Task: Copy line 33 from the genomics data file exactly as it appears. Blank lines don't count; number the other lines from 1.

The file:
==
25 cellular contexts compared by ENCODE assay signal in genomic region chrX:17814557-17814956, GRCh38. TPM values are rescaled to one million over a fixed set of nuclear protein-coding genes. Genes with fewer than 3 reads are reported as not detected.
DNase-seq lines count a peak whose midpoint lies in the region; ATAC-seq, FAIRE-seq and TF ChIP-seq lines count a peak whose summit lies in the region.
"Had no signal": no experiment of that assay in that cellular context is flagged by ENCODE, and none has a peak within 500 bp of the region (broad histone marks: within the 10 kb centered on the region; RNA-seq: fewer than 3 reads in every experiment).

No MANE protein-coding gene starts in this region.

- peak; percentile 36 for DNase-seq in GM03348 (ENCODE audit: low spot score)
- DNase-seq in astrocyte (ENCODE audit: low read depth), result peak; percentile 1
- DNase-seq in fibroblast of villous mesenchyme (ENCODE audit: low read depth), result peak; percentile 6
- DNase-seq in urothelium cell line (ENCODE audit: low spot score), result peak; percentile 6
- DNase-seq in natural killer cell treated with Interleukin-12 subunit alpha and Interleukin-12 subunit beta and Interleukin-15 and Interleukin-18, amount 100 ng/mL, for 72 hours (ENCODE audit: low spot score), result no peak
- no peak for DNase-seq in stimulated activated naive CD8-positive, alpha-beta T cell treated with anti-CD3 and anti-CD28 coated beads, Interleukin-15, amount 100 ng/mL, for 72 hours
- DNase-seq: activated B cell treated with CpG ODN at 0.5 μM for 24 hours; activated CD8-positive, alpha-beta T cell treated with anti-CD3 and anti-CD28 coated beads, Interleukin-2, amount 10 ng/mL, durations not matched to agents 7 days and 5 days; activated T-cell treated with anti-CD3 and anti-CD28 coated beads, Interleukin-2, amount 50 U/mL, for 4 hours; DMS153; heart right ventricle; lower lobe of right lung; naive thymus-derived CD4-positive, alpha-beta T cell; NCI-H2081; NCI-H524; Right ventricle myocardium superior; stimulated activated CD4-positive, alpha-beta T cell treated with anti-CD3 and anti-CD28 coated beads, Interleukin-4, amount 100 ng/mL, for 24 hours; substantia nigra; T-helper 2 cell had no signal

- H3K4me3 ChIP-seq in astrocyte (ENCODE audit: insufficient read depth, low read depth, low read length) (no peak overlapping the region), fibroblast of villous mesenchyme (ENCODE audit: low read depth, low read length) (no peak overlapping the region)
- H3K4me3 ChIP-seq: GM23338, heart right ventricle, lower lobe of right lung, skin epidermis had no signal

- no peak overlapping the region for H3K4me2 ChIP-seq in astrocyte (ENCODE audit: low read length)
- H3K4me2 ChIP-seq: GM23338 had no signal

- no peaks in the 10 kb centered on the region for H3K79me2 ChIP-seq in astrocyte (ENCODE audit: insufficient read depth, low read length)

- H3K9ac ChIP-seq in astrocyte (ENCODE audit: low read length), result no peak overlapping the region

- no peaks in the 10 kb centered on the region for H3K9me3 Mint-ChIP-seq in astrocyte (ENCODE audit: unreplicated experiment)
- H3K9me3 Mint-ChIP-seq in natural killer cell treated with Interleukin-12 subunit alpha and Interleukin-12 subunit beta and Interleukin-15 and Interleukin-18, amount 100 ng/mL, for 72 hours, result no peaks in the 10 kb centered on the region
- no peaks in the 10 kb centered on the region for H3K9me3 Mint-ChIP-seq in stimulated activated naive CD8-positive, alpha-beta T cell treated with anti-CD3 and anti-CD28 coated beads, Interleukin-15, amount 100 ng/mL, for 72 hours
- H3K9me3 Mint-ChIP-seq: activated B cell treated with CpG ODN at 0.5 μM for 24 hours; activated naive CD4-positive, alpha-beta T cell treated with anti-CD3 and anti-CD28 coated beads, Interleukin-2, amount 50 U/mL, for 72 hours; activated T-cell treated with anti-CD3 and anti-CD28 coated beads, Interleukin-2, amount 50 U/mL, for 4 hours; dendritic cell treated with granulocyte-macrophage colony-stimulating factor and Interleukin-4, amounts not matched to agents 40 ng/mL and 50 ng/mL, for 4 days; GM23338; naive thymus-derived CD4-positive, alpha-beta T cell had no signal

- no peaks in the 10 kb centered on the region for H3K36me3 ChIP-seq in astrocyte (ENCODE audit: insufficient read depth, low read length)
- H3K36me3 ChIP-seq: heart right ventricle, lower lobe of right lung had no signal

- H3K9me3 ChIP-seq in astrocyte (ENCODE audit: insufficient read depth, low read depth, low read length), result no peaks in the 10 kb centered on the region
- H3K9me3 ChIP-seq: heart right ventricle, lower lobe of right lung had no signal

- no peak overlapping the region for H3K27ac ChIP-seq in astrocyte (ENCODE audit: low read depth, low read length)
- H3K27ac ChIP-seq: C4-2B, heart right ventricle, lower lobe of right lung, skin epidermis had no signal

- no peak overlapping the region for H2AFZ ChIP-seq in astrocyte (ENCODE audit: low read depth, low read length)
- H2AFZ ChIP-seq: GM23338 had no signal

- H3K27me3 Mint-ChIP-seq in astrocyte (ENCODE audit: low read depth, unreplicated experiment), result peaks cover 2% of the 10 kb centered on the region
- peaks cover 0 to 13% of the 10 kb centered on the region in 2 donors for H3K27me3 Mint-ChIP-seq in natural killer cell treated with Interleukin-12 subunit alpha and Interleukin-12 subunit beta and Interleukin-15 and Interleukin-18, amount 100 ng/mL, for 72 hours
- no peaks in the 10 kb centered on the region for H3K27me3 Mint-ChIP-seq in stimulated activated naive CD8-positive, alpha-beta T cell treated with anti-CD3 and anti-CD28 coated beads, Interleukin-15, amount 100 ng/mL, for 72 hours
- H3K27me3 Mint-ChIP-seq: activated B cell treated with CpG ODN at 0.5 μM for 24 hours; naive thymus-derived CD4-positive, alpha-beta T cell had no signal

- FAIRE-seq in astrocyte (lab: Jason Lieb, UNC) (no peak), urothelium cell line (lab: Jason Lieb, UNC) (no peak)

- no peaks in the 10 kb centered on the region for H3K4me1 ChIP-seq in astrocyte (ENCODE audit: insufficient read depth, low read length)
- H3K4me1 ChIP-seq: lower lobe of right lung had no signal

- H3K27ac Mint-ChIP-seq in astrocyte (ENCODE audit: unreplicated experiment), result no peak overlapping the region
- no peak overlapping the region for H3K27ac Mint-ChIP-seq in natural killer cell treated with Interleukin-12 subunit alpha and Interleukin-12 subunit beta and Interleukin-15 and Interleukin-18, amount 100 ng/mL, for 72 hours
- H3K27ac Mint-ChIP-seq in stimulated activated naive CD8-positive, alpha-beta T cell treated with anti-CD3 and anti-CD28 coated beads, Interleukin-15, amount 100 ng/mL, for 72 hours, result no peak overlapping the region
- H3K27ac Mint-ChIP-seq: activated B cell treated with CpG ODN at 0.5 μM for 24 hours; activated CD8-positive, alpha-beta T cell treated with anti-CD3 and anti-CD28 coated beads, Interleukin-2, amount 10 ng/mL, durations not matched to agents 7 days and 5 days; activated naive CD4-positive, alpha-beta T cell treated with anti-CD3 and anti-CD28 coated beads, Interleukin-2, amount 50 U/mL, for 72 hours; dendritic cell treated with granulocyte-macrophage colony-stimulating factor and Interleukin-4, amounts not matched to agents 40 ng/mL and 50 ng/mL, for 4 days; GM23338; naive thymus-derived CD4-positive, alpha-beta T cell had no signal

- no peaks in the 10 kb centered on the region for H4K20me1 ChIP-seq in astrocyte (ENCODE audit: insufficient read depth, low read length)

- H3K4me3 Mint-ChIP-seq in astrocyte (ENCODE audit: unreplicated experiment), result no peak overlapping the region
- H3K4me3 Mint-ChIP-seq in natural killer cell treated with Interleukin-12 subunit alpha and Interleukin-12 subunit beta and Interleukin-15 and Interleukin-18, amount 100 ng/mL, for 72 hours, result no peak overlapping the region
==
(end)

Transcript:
- H3K27me3 Mint-ChIP-seq: activated B cell treated with CpG ODN at 0.5 μM for 24 hours; naive thymus-derived CD4-positive, alpha-beta T cell had no signal